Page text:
Terry Leikam and Kristy Sanchez have looked to their 9-year-old son for inspiration too many times to count in the past year.
It didn't matter that Chase Leikam, a fourth-grader at Willow Creek Elementary, was engaged in a battle for his life. From the time the doctors handed down the grim diagnosis of lymphoma last year to the moment they delivered a clean bill of health earlier this month, Chase has kept up a conviction and courage that's been infectious.
"He never had a doubt. He went from a 51-pound third-grader to getting a broviac catheter and getting all kinds of surgeries. He's the bravest little child I've ever known in my life," said mother Kristy Sanchez, before adding with a note of pride, "And he's ours."
Chase kept up his determination through the most draining and dreary moments of his cancer treatment. The chemotherapy, the hair loss, the seemingly endless streams of pills and medications – Chase kept up a determination and hope that helped his parents and his brother, 11-year-old Reece Leikam, keep up hope.
"When Chase was first diagnosed, we said we'd always stay positive," said father Terry Leikam. "There was no other option."
It was an attitude that inspired many beyond his immediate family. From his fellow students at Willow Creek to the Cherry Creek School District "Homebound" teachers who offered one-on-one personal instruction during the most trying moments of the treatment, Chase's determination has made a difference in the lives of dozens.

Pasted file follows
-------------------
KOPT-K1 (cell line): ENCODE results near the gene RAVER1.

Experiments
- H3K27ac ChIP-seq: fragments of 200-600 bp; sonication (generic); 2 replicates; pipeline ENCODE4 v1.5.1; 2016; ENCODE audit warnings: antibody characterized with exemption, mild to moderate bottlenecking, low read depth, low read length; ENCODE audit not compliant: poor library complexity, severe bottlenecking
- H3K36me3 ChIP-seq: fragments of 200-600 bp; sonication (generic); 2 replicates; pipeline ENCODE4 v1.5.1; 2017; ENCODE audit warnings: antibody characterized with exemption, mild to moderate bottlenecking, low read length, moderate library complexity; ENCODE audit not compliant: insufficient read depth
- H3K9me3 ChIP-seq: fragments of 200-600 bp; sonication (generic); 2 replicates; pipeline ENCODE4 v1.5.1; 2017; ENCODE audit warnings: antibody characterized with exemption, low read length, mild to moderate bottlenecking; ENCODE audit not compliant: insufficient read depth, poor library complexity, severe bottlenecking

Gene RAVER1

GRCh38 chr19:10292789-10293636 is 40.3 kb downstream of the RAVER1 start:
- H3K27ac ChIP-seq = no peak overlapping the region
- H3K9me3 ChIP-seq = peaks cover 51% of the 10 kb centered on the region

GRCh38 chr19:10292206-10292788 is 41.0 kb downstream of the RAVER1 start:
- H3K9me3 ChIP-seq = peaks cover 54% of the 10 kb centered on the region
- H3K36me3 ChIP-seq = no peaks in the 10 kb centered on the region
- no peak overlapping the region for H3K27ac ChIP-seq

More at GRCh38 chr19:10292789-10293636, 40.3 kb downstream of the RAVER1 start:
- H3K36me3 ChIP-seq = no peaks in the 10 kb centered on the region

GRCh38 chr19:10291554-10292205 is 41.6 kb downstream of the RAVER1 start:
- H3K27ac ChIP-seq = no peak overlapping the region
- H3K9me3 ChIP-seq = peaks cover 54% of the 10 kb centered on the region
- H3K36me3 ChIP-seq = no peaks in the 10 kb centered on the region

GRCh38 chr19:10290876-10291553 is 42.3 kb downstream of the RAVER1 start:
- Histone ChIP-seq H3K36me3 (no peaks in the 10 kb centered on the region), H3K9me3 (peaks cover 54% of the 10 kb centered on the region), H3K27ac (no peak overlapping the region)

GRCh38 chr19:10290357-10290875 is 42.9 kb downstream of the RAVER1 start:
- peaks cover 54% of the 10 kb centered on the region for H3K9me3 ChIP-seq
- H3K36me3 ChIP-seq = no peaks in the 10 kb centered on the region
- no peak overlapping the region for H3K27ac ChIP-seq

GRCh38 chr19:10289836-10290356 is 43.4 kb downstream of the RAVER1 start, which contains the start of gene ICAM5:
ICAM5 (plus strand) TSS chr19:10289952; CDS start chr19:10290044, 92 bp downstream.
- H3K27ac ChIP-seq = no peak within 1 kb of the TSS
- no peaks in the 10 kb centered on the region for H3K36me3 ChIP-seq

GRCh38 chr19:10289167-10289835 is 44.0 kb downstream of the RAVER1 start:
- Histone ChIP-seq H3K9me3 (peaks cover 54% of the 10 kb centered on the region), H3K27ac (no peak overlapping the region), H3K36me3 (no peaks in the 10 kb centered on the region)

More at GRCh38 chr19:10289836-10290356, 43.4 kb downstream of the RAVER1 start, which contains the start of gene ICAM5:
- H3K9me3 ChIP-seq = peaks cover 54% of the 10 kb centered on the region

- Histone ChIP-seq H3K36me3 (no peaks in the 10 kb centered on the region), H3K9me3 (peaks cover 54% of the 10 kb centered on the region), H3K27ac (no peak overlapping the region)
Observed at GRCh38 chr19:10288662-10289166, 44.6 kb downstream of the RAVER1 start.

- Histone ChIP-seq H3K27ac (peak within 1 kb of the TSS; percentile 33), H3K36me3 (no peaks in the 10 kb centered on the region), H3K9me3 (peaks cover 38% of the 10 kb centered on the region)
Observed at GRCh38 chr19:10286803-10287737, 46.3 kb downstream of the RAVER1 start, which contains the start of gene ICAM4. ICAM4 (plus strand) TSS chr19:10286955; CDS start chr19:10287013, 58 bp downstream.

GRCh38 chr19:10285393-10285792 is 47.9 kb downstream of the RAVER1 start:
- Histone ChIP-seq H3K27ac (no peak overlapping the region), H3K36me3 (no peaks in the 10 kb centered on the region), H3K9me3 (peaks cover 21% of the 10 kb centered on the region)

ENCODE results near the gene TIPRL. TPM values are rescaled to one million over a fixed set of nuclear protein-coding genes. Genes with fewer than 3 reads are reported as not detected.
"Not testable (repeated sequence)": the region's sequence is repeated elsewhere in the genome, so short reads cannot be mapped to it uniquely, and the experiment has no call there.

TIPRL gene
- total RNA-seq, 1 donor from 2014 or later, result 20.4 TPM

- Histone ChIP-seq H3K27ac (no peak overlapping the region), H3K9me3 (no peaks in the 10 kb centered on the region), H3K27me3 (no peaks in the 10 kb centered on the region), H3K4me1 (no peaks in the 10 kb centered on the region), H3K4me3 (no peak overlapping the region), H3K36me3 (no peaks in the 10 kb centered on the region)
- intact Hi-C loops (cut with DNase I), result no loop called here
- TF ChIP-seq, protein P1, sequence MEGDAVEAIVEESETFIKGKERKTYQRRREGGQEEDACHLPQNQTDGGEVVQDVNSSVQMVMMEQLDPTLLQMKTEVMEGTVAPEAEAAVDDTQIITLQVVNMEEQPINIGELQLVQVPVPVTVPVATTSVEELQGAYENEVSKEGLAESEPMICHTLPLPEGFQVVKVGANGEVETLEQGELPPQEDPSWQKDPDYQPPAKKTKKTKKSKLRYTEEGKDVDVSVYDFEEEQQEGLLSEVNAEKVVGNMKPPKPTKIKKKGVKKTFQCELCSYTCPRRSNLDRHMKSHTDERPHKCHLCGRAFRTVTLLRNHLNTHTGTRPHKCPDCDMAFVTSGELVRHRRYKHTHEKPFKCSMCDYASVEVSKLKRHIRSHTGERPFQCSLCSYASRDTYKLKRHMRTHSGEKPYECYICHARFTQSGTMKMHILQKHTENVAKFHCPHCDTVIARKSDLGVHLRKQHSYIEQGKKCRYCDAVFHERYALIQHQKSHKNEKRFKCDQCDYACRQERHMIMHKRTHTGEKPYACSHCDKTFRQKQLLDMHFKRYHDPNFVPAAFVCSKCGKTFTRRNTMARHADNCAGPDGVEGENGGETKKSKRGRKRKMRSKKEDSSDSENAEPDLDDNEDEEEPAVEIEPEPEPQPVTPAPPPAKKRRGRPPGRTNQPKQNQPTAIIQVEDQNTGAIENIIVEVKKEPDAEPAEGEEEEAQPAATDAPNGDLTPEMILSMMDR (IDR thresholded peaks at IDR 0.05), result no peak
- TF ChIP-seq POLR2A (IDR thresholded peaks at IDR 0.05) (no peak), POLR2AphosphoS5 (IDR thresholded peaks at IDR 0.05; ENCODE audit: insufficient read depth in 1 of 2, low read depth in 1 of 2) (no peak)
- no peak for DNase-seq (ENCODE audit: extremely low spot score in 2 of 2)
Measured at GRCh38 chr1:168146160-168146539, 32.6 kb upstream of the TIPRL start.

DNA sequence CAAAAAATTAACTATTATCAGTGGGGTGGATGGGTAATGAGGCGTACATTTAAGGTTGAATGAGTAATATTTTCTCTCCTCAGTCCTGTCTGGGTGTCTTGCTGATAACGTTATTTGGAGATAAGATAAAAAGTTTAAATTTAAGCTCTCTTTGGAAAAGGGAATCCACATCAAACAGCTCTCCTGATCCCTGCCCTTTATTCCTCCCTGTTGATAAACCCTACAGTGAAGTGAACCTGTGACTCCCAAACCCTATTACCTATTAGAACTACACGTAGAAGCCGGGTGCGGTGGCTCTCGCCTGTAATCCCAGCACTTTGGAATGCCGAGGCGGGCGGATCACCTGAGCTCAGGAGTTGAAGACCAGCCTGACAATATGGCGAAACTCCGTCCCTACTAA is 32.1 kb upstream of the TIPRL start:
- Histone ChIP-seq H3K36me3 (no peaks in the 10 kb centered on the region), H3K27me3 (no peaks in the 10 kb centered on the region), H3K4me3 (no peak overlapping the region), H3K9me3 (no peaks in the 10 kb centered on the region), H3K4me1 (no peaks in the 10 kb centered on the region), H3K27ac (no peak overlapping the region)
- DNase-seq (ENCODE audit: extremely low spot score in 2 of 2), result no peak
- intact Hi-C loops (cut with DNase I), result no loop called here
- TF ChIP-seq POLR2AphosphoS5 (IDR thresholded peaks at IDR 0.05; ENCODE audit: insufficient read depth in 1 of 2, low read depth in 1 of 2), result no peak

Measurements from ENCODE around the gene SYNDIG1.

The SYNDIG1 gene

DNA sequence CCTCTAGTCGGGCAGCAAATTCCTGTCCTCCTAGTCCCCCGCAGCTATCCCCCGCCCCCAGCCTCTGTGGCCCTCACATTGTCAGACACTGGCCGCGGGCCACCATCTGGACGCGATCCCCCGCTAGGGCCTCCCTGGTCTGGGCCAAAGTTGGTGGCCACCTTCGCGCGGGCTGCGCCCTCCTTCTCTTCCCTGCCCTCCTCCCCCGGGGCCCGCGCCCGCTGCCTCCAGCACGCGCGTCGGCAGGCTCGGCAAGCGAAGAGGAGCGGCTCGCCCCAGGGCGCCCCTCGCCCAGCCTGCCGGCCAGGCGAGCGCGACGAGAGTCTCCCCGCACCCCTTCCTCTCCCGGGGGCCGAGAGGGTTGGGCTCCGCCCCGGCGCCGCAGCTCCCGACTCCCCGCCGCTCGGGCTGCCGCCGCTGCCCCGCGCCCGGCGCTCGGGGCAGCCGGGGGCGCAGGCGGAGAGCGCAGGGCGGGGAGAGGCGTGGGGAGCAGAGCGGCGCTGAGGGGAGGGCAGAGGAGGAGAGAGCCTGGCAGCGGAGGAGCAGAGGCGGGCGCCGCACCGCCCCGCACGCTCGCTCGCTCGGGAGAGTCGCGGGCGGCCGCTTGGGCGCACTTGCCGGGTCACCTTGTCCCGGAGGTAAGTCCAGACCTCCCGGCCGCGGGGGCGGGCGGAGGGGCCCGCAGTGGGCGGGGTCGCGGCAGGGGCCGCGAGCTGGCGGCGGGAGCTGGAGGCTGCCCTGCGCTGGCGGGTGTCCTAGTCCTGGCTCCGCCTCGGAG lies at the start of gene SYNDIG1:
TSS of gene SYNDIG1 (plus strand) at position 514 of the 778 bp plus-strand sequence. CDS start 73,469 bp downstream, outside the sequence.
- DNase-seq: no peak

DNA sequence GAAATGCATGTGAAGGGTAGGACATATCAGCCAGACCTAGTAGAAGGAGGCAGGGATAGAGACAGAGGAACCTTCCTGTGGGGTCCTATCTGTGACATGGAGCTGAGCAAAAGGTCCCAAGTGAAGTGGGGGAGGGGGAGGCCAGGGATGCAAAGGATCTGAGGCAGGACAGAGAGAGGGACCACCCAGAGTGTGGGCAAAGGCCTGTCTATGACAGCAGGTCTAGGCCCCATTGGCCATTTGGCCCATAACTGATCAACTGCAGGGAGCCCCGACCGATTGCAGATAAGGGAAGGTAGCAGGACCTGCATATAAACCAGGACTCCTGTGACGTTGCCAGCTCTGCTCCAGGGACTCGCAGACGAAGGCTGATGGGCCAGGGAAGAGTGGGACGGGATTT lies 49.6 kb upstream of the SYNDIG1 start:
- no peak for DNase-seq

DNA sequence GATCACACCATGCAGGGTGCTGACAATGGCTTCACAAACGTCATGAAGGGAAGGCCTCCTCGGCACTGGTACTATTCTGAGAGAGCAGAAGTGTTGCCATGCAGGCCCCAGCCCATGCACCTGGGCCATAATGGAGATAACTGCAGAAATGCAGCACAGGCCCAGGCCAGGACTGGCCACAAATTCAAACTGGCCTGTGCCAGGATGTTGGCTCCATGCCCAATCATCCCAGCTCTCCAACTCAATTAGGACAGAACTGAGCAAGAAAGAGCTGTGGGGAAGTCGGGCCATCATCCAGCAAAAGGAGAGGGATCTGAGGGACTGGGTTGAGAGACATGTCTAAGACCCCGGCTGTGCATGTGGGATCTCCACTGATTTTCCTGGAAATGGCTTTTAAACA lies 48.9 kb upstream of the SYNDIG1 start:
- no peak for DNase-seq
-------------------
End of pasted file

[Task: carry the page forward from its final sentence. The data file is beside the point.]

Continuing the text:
Bette Dohr, a teacher with the district's home instruction program, was one of many touched by Chase's recovery. She played a critical role in the family's life during Chase's treatment, and the experience was just as important for Dohr, who's been in the Homebound program for 13 years. She came to the program after teaching in traditional classrooms in Cherry Creek for more than 20 years.
"He was a very sick little boy, but he was just absolutely great. Never did I hear a negative word. Never did he say, 'This is too hard' or 'I can't do this.'" Dohr said. "He was always just really, really positive, even if he was half lying on the couch. He still did math and that type of thing."
Dohr visited Chase in the most intense moments of his cancer treatment; they covered lessons in Sanchez's living room and in Chase's intricate backyard treehouse donated by the Make-A-Wish Foundation.
Chase and his family received the good news that he was cancer-free on Oct. 6, but that good news won't stop the effort to keep inspiring and helping others.
Months ago, Chase helped design a T-shirt with a hand-tailored message and mission in mind. The central design of the shirt – a bright yellow paw print with a heart stamped in the middle – takes its cues from off a reward system at Willow Creek that sees students receiving small metal paws in recognition of specific accomplishments.
"You get paws in school," Chase said. "There's white for achievement, black for safety, red for caring and blue for teamwork. That was a really big deal, because if you get four paws, you'd get to eat with the principal."